Research reveals that the use of high-dose aspirin may precipitate tinnitus, but there is minimal data on the use of typical-dose aspirin and other analgesics.

In a recent longitudinal study published in the Journal of General Internal Medicine, researchers examined independent correlations between the use of aspirin, nonsteroidal anti-inflammatory agents (NSAIDs), and acetaminophen and the risk of incident persistent tinnitus. They found that frequent use of NSAIDs, acetaminophen, or regular use of cyclooxygenase-2 (COX-2) inhibitors was linked with an elevated risk of tinnitus. The use of low-dose aspirin use did not elevate the risk, but frequent moderate-dose aspirin use was correlated with a higher risk of persistent tinnitus among women aged younger than 60 years.

The study involved 69,455 women who were participants in the Nurses' Health Study I as part of the Conservation of Hearing Study—a large, ongoing longitudinal examination that studies risk factors for hearing loss and tinnitus among participants in several prospective cohort studies.

Women's ages ranged between 31 and 48 years at the time of enrollment in the study, and subjects were followed for over 20 years. The primary outcome assessed was incident (new onset) persistent tinnitus, defined as tinnitus that was experienced by the participant several days per week or more. The team also analyzed alternative definitions of tinnitus, including persistent tinnitus lasting 5 minutes or longer and tinnitus experienced every day. This information was obtained from the participants answering questions (before the development of tinnitus) about their use of OTC pain medications as well as use of COX-2 inhibitors—a prescription NSAID with comparable properties to other NSAIDS but with less gastrointestinal adverse effects.

The researchers revealed that 10,452 cases of incident persistent tinnitus were reported. They found that frequent use (6-7 days per week) of moderate-dose aspirin was associated with a 16% greater risk of tinnitus among women aged younger than 60 years, but not among older women.

Frequent low-dose aspirin (≤100 mg) was not associated with elevated risk of developing tinnitus, and frequent use of NSAIDs or frequent use of acetaminophen was associated with an almost 20% higher risk of developing tinnitus. The extent of the elevated risks inclined to be higher with regular use. They also found that regular use (2 or more days per week) of COX-2 inhibitors was linked with a 20% higher risk of developing tinnitus.

The authors of the study indicated that limitations of their study were that information on tinnitus and analgesic use was self-reported by participants, and the researchers needed to rely on self-reporting due to the nature of the condition and subjective tinnitus being perceived only by the individual. They noted that the observational design of the study did not enable them to assign causality. Additionally, the study population was predominantly Caucasian, and all participants were female, so further study of non-Caucasian populations and men is required.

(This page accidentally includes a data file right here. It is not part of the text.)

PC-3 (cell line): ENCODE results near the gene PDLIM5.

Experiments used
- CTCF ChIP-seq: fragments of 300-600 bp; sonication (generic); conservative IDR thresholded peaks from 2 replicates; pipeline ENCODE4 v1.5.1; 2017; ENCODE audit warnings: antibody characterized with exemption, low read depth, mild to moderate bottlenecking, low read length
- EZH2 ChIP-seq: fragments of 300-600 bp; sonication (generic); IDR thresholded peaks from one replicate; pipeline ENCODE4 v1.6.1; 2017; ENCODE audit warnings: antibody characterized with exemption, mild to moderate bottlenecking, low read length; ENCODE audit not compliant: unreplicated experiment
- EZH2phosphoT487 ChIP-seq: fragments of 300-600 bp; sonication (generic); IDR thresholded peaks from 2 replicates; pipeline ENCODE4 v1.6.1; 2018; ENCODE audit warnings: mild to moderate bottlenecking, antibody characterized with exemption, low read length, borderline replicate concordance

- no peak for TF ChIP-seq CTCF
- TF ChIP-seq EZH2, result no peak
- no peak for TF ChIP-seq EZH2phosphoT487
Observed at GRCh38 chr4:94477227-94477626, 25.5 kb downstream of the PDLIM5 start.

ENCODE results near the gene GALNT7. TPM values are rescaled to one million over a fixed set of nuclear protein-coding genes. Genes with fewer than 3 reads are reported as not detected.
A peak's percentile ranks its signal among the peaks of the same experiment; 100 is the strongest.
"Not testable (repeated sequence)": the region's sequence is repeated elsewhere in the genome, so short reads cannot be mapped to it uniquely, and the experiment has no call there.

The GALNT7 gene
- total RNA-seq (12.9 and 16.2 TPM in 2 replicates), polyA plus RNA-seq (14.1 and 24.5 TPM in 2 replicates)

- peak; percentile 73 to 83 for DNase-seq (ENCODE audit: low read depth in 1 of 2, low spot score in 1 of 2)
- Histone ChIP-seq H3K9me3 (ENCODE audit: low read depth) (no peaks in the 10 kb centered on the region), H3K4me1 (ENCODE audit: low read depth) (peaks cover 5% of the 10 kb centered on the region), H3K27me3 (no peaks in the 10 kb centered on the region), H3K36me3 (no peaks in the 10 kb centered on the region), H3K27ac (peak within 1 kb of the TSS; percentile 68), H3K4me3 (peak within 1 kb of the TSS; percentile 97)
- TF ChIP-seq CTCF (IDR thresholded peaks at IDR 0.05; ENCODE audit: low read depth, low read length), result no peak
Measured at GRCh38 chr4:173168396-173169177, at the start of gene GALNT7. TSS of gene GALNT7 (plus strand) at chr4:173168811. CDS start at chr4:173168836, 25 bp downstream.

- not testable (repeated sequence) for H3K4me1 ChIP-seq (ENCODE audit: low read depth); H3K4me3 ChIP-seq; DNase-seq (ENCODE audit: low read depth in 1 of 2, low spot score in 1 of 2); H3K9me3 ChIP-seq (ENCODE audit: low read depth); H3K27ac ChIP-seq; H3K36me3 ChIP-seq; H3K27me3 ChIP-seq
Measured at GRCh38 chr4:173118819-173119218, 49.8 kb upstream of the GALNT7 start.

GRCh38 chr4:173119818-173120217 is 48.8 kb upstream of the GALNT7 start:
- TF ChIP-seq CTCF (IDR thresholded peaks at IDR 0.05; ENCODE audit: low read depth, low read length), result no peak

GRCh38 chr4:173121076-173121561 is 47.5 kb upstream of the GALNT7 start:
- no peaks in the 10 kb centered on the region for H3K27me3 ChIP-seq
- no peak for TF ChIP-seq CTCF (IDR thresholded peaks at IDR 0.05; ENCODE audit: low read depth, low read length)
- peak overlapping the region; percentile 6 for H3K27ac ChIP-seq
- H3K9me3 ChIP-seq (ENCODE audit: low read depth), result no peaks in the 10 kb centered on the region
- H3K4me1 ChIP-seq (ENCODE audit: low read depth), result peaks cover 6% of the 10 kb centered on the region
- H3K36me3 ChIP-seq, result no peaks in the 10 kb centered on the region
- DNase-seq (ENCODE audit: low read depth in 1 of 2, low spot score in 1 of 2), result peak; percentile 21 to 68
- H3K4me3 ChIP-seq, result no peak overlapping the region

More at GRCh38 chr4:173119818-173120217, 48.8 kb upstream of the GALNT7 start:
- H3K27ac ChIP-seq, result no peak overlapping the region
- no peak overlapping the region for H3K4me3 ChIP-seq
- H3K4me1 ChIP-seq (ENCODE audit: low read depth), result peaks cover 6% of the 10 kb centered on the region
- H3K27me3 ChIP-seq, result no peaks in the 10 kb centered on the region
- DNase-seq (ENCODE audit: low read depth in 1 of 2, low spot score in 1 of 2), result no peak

They concluded that the risk of developing persistent tinnitus was not raised among frequent low-dose aspirin users; however, among younger women, frequent moderate-dose aspirin usage was linked with a higher risk. They wrote, "Our results suggest analgesic users are at higher risk for developing tinnitus and may provide insight into the precipitants of this challenging disorder, but additional investigation to determine whether there is a causal association is needed."

In an interview, lead author Sharon Curhan, MD, ScM, of the Brigham Channing Division of Network Medicine, stated, "Our findings suggest that analgesic users may be at higher risk for developing tinnitus and may provide insight into the precipitants of this challenging disorder. Even though these analgesics are widely available without a prescription, these are still medications, and there are potential side effects. For anyone who is considering taking these types of medications regularly, it is advisable to consult with a health care professional to discuss the risks and benefits and to explore whether there are alternatives to using medication."

The content contained in this article is for informational purposes only. The content is not intended to be a substitute for professional advice. Reliance on any information provided in this article is solely at your own risk.

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